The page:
With Democrats pushing for a $15 minimum wage in the forthcoming Covid-19 relief bill, the “Fight for 15” has officially gone national. Budget reconciliation rules allow for a simple majority to pass spending provisions, but forbid regulatory reforms that are extraneous to the budget. The push is happening anyway, Byrd Rule be damned, as indication of how popular a $15 minimum wage is with the general public. It’s a political winner just to fight, even if the fight is ultimately in vain. Yet it may not have to be in vain if the Biden administration is serious about bipartisanship.
In a surprising twist, Republican Senators Tom Cotton and Mitt Romney have announced openness to raising the federal minimum wage to $10 per hour in exchange for greater employer-level immigration enforcement through E-Verify. Immigration policy isn’t my wheelhouse, yet the combination has some internal coherence. Long before a higher federal minimum wage has noticeable dis-employment effects, it would at least give lower skill native workers a competitive edge over their immigrant counterparts. This is why a higher minimum wage has been endorsed by immigration restrictionists like Ron Unz and Ann Coulter.
I am not a big fan of the minimum wage, precisely because it removes the bottom rungs out of the labor force for natives and immigrants alike. The fact that so many lower-skilled immigrants to the United States are self-employed or work as independent contractors is a testament to the barriers to “primary” labor market integration that already exist. The U.S. labor market is nonetheless significantly more flexible than in many European countries, where (not coincidentally) low-skill immigrants often struggle to integrate, face higher rates of unemployment, or become segmented into undesirable occupations. This is not a state of affairs the U.S. should seek emulate. Indeed, low-skill migrants to Southern European countries with rigid labor markets are much more likely to work in the shadow economy or other “secondary” labor markets relative to their counterparts in the UK or Denmark, where labor regulations are comparatively flexible.
A higher federal minimum wage could either ameliorate or worsen the development of a split labor market depending on how its designed and enforced. Recent minimum wage increases in the U.S. have tended to induce in-migration of legal immigrants, for example, while pushing-out undocumented immigrants. City- and state-level minimum wage hikes have thus had less impact on aggregate employment than one might expect, as the lowest skilled workers are induced to either move away or turn to unregulated industries. With a sufficiently high federal minimum wage, there’d be no where for the least skilled workers to move but out of the country, which for some conservatives appears to be the point.
Building a Better Minimum Wage
That being said, there are better and worse ways to increase the minimum wage than simply picking $10 because it’s round or $15 for its alliterative properties. Ideally, the federal minimum wage would be pegged to some percentage of the state median wage, given the potentially perilous impact of a one-size-fits all minimum wage in a country with large regional differences in labor productivity. The enactment of the minimum wage hike in the Fair Labor Standards Act amendment of 1966, for example, had little aggregate impact on employment nationwide, but nonetheless resulted in a 3.4 percent (3 percentage point) drop in Black employment given the lower average wages and levels of labor productivity in the American South.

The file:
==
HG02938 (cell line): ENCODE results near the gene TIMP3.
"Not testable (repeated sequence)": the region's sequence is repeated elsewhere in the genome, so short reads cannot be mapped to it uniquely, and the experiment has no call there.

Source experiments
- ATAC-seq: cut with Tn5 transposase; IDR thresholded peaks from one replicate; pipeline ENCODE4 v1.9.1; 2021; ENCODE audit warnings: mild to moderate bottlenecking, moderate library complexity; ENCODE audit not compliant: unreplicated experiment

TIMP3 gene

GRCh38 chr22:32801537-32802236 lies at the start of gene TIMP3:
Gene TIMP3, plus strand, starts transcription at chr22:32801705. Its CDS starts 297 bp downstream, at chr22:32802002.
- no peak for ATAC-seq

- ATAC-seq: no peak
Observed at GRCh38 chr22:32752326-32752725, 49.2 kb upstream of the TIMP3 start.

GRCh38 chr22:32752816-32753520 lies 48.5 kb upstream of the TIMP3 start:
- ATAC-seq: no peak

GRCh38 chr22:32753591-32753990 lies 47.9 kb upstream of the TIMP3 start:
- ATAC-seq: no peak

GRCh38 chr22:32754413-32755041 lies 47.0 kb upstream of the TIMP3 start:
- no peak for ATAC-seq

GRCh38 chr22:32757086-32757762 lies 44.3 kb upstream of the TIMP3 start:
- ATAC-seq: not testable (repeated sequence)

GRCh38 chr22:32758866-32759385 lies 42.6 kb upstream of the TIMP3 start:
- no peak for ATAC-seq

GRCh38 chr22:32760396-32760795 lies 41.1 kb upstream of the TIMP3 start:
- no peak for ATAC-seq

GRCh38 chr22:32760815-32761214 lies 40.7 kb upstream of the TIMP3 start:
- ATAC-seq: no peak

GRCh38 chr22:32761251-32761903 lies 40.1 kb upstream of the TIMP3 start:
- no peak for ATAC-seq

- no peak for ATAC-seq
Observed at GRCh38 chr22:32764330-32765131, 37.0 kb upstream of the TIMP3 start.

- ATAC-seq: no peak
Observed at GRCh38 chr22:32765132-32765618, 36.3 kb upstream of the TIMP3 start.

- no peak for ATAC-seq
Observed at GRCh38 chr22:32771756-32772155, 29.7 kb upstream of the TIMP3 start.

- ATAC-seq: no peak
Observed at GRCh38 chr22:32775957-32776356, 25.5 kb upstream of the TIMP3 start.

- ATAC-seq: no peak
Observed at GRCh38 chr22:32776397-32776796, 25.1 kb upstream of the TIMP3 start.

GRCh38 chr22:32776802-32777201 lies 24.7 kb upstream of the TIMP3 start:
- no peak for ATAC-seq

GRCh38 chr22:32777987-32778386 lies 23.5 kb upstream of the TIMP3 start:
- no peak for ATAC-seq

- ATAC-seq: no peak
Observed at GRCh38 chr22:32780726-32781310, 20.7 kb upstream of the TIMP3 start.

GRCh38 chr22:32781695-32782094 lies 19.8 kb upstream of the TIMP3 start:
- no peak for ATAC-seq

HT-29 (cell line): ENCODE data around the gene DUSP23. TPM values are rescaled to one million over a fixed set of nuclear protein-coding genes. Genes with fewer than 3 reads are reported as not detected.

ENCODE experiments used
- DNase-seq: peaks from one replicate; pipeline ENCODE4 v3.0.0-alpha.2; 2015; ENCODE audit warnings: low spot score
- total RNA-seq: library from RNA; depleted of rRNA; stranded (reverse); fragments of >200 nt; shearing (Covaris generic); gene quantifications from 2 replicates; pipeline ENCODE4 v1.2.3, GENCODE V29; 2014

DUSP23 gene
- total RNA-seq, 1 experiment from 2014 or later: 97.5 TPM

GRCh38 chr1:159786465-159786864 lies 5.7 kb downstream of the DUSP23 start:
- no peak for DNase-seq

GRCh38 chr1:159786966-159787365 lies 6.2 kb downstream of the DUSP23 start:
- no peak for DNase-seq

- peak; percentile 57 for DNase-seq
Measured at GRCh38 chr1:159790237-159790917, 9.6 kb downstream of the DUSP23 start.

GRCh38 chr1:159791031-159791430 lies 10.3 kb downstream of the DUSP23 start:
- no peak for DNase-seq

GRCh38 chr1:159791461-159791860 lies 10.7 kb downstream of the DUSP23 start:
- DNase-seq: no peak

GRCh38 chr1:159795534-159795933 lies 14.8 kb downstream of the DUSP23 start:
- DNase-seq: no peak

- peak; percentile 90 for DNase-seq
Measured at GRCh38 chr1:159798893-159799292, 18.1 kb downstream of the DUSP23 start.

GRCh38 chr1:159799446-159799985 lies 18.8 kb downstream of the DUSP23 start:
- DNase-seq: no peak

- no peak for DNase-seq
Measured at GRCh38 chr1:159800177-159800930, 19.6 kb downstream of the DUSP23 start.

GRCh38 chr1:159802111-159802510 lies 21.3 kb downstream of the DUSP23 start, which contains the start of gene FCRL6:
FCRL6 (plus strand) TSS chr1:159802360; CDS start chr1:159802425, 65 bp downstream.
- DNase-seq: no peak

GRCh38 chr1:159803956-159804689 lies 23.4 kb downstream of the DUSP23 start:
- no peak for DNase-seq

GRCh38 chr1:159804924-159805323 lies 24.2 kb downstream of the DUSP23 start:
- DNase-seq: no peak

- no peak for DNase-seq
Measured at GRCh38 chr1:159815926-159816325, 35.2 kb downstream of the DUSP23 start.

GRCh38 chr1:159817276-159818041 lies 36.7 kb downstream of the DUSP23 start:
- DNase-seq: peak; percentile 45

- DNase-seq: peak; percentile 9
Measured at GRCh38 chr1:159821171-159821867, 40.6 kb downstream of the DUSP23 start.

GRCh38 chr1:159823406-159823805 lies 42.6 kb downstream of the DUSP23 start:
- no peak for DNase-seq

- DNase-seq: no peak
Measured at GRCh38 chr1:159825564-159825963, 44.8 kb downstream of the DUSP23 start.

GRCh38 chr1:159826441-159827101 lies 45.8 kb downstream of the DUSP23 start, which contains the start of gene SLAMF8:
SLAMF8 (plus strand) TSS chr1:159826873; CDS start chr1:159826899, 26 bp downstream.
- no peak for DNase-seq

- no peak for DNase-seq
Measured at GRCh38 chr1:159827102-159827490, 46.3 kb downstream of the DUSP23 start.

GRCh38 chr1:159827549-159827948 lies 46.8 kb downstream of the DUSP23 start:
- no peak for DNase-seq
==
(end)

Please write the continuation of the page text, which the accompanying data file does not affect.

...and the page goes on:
Back in 2016, Arin Dube estimated that pegging the minimum wage to 50% of state median wages would result in a higher federal minimum wage in all 50 states, and — taking into account different state-level minimum wages — translate into a 26.2 percent increase in the effective statutory minimum wage overall. That surely has changed given the number of successful state and city ballot initiatives in recent years, but is a useful starting point. 50% of the median wage would be in line with the international norm, however 2019 research by Anna Godoey and Michael Reich of the UC Berkeley found that past increases in state minimums didn’t hurt employment in low-wage counties until the new floor equaled or surpassed 82% of the prevailing median wage. Lawmakers could pick a number between 50-80% of the median and be relatively safe about avoiding measurable dis-employment effects. Nationally, the median hourly wage in 2019 was $15.35. So if one is targeting a statutory minimum in the $10-15 range, setting the peg to 65% of the state median wage would be right on the money.
The BLS produces median wage estimates by state already, so it wouldn’t be too much trouble to have the Department of Labor publish a median hourly wage estimate by state for the purposes of a peg. They already do far more complicated calculations for determining things like the Adverse Effect Wage Rate for H-2A workers. You could get fancy and have the wage be based on the three year moving average to account for volatility from recessions and the like. Using the average wage may be even better than the median, as well, since the average wage captures rising inequality. This may be too clever by half, but that would make minimum wages automatically lean against changes in state-level income inequality.